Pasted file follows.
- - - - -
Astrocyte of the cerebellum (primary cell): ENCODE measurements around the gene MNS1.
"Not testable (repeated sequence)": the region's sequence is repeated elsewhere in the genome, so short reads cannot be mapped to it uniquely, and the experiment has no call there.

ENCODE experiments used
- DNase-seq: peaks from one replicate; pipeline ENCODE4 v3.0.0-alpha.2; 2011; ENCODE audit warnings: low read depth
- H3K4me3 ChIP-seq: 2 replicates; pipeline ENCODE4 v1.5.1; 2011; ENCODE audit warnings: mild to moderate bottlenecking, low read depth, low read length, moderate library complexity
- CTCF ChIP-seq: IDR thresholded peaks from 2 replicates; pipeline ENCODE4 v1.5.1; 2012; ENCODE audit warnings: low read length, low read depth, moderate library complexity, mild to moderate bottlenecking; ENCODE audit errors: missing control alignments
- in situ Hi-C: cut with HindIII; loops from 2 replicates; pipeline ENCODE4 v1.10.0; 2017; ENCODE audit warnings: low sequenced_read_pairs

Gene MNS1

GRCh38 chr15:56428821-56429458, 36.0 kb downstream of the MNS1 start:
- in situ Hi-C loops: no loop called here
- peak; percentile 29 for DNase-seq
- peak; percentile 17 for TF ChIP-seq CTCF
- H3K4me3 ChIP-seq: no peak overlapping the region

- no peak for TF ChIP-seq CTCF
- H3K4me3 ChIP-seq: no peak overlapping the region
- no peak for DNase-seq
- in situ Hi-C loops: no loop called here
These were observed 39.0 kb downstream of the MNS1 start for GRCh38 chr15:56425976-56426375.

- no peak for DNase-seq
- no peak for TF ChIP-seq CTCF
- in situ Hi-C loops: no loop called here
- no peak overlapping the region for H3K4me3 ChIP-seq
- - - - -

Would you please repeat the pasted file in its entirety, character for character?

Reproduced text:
Astrocyte of the cerebellum (primary cell): ENCODE measurements around the gene MNS1.
"Not testable (repeated sequence)": the region's sequence is repeated elsewhere in the genome, so short reads cannot be mapped to it uniquely, and the experiment has no call there.

ENCODE experiments used
- DNase-seq: peaks from one replicate; pipeline ENCODE4 v3.0.0-alpha.2; 2011; ENCODE audit warnings: low read depth
- H3K4me3 ChIP-seq: 2 replicates; pipeline ENCODE4 v1.5.1; 2011; ENCODE audit warnings: mild to moderate bottlenecking, low read depth, low read length, moderate library complexity
- CTCF ChIP-seq: IDR thresholded peaks from 2 replicates; pipeline ENCODE4 v1.5.1; 2012; ENCODE audit warnings: low read length, low read depth, moderate library complexity, mild to moderate bottlenecking; ENCODE audit errors: missing control alignments
- in situ Hi-C: cut with HindIII; loops from 2 replicates; pipeline ENCODE4 v1.10.0; 2017; ENCODE audit warnings: low sequenced_read_pairs

Gene MNS1

GRCh38 chr15:56428821-56429458, 36.0 kb downstream of the MNS1 start:
- in situ Hi-C loops: no loop called here
- peak; percentile 29 for DNase-seq
- peak; percentile 17 for TF ChIP-seq CTCF
- H3K4me3 ChIP-seq: no peak overlapping the region

- no peak for TF ChIP-seq CTCF
- H3K4me3 ChIP-seq: no peak overlapping the region
- no peak for DNase-seq
- in situ Hi-C loops: no loop called here
These were observed 39.0 kb downstream of the MNS1 start for GRCh38 chr15:56425976-56426375.

- no peak for DNase-seq
- no peak for TF ChIP-seq CTCF
- in situ Hi-C loops: no loop called here
- no peak overlapping the region for H3K4me3 ChIP-seq